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Johns Hopkins Bloomberg School of Public Health/wikipedia

This oral medicine is considered best to fight covid-19.

In response to concerns about the safety of Molnupiravir, an oral antiviral medication licenced to treat Covid-19, Indian health officials have stated that the drug's advantages outweigh the hazards it may pose in high-risk patients.

The Medicines and Healthcare Products Regulatory Agency (MHRA) in the United Kingdom has licenced it for the treatment of mild-to-moderate Covid-19 in individuals with a high risk of severe disease development, namely those with pre-existing (comorbid) diseases.

The medicine has also been licenced in India, which is seeing an increase in instances of the new Covid version Omicron. The antiviral Molnupiravir was recently licenced for limited usage in emergency conditions by an expert panel of the Central Drugs Standard Control Organization. Thirteen Indian businesses will produce the antiviral medication.

Also read: How vaccines and anti-viral oral medication fight

However, according to Balram Bhargava, Director General of the Indian Council of Medical Research (ICMR), Molnupiravir is not included in the national Covid taskforce regimen because of serious safety issues like as teratogenicity, mutagenicity, muscle and bone damage, and others.

"More critically, if this treatment is administered to both male and females, contraception must be used for three months since the kid born may have teratogenic consequences," he added at a news conference.Medical experts, on the other hand, have stated that the drug's advantages outweigh any possible concerns it may pose in high-risk individuals.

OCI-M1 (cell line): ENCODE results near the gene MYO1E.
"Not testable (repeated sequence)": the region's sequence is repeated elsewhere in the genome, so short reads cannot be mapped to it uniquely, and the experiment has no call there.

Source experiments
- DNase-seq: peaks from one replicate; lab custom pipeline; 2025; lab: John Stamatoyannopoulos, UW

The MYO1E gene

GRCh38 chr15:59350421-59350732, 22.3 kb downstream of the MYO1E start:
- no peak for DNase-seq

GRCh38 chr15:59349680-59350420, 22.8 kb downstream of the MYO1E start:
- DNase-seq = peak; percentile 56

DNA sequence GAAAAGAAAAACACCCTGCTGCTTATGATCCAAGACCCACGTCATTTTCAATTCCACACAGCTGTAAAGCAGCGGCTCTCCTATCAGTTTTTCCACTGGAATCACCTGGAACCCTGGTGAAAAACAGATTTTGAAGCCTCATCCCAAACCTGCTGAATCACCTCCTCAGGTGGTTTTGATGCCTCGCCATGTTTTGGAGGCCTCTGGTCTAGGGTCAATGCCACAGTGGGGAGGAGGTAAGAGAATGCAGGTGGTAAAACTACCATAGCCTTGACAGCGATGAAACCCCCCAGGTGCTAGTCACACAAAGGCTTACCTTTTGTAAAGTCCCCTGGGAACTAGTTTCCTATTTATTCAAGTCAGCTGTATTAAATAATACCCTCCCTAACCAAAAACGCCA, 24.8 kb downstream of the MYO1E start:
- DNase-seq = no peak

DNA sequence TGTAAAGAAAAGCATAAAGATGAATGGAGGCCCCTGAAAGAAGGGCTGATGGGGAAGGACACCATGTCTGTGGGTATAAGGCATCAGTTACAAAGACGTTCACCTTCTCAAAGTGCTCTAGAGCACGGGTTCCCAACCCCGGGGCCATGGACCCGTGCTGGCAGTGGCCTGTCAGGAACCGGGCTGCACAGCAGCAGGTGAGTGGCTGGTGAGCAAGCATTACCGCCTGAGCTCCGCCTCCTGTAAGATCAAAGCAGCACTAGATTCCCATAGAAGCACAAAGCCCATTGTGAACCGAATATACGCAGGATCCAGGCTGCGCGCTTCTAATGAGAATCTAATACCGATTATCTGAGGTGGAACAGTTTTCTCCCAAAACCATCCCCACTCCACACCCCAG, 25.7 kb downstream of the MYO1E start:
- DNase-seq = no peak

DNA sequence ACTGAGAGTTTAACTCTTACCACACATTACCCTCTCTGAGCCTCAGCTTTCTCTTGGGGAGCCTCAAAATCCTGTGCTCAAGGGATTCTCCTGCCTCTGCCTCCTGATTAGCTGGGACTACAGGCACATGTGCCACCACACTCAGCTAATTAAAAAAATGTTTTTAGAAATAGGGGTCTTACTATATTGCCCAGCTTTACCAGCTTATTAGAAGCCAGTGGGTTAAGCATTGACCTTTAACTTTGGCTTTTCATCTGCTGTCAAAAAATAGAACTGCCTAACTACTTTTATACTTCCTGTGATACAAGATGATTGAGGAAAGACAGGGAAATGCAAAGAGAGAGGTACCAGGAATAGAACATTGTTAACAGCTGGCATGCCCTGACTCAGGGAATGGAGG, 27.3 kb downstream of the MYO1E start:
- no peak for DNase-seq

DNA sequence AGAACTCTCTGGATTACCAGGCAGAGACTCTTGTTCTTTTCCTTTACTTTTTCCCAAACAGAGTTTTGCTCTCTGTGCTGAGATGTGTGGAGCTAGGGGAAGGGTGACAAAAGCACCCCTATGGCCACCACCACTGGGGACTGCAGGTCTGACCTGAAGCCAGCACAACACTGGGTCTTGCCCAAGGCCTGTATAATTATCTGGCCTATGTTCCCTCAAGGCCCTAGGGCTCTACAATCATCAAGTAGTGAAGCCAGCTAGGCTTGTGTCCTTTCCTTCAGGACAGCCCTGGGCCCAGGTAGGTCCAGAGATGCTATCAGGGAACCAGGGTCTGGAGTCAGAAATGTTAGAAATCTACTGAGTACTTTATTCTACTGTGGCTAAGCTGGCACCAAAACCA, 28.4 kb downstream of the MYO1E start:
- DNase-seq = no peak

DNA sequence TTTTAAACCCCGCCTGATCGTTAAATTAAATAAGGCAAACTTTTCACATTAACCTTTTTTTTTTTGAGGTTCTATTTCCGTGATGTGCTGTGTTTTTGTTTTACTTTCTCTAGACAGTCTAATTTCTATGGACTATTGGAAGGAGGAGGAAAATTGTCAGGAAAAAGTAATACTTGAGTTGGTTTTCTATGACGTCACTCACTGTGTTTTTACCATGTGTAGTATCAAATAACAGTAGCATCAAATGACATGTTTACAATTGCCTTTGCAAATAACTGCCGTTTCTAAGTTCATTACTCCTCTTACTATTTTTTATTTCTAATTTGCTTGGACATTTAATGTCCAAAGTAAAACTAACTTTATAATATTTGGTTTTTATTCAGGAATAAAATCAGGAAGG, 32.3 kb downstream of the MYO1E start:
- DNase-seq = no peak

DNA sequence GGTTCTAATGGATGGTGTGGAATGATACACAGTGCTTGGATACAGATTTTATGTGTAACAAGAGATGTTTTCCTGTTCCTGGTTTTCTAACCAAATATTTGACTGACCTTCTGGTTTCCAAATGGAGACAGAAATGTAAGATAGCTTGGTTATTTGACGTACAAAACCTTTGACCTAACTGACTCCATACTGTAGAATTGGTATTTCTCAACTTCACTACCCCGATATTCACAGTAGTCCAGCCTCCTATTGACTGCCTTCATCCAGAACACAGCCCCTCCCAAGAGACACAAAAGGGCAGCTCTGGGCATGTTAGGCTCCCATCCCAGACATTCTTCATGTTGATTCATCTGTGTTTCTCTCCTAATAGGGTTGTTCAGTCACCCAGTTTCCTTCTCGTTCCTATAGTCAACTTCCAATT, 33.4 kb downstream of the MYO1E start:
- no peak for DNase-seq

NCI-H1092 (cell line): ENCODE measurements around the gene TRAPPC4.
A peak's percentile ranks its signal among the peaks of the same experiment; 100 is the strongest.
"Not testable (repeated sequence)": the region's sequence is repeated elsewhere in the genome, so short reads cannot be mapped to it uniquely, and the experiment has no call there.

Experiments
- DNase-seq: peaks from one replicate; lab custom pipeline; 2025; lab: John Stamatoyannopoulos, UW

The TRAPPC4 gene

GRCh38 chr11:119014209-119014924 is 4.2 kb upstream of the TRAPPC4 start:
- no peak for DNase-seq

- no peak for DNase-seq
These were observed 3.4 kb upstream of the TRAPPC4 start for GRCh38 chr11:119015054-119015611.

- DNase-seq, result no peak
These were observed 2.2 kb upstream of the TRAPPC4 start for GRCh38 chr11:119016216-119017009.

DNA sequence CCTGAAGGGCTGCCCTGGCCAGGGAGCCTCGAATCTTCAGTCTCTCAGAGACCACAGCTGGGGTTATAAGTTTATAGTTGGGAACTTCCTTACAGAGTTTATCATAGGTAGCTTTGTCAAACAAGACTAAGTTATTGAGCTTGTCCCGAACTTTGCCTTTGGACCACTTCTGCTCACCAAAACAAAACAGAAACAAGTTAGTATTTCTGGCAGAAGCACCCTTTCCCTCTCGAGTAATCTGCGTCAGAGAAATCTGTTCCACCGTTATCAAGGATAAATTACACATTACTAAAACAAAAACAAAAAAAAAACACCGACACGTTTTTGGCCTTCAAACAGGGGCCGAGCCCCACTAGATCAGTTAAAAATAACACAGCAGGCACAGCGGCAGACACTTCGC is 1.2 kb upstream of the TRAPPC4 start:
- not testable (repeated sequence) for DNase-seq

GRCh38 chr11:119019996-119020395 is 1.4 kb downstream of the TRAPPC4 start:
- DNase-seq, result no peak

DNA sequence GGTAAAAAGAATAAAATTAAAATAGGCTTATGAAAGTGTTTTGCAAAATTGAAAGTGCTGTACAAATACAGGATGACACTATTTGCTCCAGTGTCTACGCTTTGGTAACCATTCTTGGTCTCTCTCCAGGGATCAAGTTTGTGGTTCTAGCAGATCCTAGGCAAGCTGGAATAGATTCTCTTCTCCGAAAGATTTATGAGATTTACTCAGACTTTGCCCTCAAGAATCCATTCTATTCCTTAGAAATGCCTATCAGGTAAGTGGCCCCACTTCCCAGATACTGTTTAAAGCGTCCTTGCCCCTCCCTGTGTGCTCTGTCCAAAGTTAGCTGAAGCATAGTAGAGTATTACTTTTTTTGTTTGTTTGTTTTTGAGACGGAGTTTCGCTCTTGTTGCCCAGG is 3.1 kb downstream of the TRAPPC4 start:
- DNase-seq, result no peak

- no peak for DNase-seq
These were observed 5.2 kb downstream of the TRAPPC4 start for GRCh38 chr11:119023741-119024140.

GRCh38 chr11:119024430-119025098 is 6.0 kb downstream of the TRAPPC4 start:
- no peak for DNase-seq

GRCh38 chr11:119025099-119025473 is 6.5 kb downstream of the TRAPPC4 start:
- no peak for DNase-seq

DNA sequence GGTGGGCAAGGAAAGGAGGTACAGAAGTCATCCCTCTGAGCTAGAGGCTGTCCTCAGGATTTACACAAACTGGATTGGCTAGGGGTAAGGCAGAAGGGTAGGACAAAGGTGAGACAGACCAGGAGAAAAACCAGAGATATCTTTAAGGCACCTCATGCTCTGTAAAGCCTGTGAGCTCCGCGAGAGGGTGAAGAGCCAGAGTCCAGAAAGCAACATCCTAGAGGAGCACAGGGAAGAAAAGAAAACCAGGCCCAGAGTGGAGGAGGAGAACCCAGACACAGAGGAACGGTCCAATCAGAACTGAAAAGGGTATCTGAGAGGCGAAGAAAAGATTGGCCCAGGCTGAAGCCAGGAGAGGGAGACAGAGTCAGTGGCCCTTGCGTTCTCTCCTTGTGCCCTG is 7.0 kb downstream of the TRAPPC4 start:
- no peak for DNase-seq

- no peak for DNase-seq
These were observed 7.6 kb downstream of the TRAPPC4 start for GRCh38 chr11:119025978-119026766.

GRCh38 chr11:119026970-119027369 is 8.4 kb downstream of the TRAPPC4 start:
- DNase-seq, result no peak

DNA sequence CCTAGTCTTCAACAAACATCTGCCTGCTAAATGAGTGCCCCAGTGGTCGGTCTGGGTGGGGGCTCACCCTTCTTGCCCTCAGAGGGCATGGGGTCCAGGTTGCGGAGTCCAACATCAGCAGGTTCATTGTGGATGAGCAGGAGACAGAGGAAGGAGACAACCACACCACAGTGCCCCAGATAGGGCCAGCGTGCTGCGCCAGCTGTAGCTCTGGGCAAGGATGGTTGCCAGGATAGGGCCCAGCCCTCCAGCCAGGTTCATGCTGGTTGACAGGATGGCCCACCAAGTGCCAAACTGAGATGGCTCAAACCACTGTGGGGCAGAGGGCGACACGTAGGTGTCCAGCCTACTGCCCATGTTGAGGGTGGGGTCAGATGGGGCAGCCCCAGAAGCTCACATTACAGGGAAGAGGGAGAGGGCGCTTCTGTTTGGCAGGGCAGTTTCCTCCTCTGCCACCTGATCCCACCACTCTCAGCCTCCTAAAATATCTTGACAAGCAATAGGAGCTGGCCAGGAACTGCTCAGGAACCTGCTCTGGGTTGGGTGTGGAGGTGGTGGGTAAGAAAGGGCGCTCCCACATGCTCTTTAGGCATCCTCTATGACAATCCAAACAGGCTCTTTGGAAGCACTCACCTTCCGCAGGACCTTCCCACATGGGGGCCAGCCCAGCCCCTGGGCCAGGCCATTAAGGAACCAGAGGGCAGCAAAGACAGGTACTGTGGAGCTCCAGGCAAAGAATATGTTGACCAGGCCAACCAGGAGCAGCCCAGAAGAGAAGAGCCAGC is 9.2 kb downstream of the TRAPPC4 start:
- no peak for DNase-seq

However, they argue that because there are few alternatives for treating Covid patients, the new authorised drugs should be given a chance under stringent treatment procedures.

"When prescribing any medicine, physicians must bear in mind their patient profiles." If the patient is high-risk, meaning he or she is over 60 years old, obese, or has cardiovascular disease, hypertension, and/or chronic lung, renal, or liver illness, ignoring treating the condition while it is mild or moderate might lead to serious consequences, including hospitalisation.

Dr. Deepak Talwar, Senior Consultant, Pulmonology and Sleep Medicine, and Chairman, Metro Respiratory Centre, said, "As we saw with the Delta variety, even death is a possibility."

"Rather than calculating its negative effects, which are also probable but unknown," he continued, "we need to employ the current therapy."

Dr. Dhruva Chaudhry, Head Of Pulmonary and Critical Care Medicine at PGIMS He reviewed the drug's safety data before approving it.Youtube/wikipedia

According to Dr. Dhruva Chaudhry, Head Of Pulmonary and Critical Care Medicine at PGIMS, Rohtak, the US FDA and the DCGI reviewed the drug's safety data before approving it. "This medicine will only be authorised after all of the conditions are met."
"Even in phase 3 clinical studies, as compared to the placebo group, Molnupiravir revealed a substantial reduction in the risk of hospitalisation or death with no recognised safety issues," Chaudhry added.

Molnupiravir stops specific RNA viruses from replicating. It will primarily be used to treat Covid-19-infected adults over the age of 50, as well as those with several comorbidities. Molnupiravir 800 mg twice a day for five days is the recommended dosage. A patient must take 40 capsules with a total dose of 200 mg of medicine.

The oral tablet is being developed by more than a dozen pharmaceutical firms, including Torrent, Cipla, Sun Pharma, Dr. Reddy's, Natco, Mylan, and Hetero. Molnupiravir pills are also scheduled to be released in the following weeks by Cipla, Sun Pharma, and Dr Reddy's Laboratories.


(keywords: Molnupiravir, RNA viruses, Covid-19 Virus, Torrent, Cipla, Sun Pharma, Dr. Reddy's, Natco, Mylan, and Hetero, Dr. Dhruva Chaudhry,


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